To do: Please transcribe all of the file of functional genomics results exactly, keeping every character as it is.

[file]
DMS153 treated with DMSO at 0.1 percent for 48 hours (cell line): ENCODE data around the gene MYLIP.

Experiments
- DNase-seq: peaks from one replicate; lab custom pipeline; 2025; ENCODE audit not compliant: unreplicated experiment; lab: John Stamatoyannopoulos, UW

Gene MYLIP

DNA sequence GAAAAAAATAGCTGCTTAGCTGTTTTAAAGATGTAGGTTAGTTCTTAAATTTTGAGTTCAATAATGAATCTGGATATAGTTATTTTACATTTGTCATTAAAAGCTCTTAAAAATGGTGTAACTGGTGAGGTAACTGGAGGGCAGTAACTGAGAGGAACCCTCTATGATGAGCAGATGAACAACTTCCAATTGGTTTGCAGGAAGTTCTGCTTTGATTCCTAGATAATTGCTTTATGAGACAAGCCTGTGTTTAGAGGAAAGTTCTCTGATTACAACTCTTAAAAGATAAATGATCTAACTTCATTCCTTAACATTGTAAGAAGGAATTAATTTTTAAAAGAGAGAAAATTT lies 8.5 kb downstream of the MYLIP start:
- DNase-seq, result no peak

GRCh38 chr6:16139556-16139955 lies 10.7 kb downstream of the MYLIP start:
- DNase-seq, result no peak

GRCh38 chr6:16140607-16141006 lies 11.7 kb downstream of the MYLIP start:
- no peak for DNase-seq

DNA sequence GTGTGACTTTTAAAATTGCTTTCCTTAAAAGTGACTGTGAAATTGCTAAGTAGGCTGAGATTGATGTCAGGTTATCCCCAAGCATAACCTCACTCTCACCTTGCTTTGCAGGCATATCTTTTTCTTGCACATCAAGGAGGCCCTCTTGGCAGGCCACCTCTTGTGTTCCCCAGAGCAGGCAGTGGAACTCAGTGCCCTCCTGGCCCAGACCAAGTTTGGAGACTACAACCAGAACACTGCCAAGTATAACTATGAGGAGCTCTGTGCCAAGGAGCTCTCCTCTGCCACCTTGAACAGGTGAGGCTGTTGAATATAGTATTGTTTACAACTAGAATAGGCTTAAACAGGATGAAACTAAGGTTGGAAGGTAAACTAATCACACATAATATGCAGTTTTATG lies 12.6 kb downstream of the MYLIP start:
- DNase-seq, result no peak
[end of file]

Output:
DMS153 treated with DMSO at 0.1 percent for 48 hours (cell line): ENCODE data around the gene MYLIP.

Experiments
- DNase-seq: peaks from one replicate; lab custom pipeline; 2025; ENCODE audit not compliant: unreplicated experiment; lab: John Stamatoyannopoulos, UW

Gene MYLIP

DNA sequence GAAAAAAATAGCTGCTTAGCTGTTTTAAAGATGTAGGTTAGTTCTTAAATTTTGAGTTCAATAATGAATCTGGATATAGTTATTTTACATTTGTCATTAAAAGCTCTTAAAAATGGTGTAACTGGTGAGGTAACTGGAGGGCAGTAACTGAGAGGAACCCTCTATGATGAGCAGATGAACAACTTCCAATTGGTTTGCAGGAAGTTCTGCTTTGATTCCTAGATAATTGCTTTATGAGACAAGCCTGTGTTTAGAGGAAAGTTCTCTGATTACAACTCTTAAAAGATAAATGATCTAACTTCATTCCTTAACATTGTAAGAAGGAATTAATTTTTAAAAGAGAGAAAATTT lies 8.5 kb downstream of the MYLIP start:
- DNase-seq, result no peak

GRCh38 chr6:16139556-16139955 lies 10.7 kb downstream of the MYLIP start:
- DNase-seq, result no peak

GRCh38 chr6:16140607-16141006 lies 11.7 kb downstream of the MYLIP start:
- no peak for DNase-seq

DNA sequence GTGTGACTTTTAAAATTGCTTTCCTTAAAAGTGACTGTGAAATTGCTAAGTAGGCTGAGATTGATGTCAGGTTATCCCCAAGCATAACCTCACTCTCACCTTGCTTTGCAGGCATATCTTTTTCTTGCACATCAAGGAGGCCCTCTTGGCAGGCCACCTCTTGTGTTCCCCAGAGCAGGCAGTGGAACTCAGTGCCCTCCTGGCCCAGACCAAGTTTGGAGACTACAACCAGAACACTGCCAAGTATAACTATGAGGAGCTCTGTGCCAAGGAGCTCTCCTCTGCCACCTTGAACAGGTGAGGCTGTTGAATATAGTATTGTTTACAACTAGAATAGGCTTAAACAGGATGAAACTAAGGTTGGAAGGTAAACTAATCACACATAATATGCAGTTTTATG lies 12.6 kb downstream of the MYLIP start:
- DNase-seq, result no peak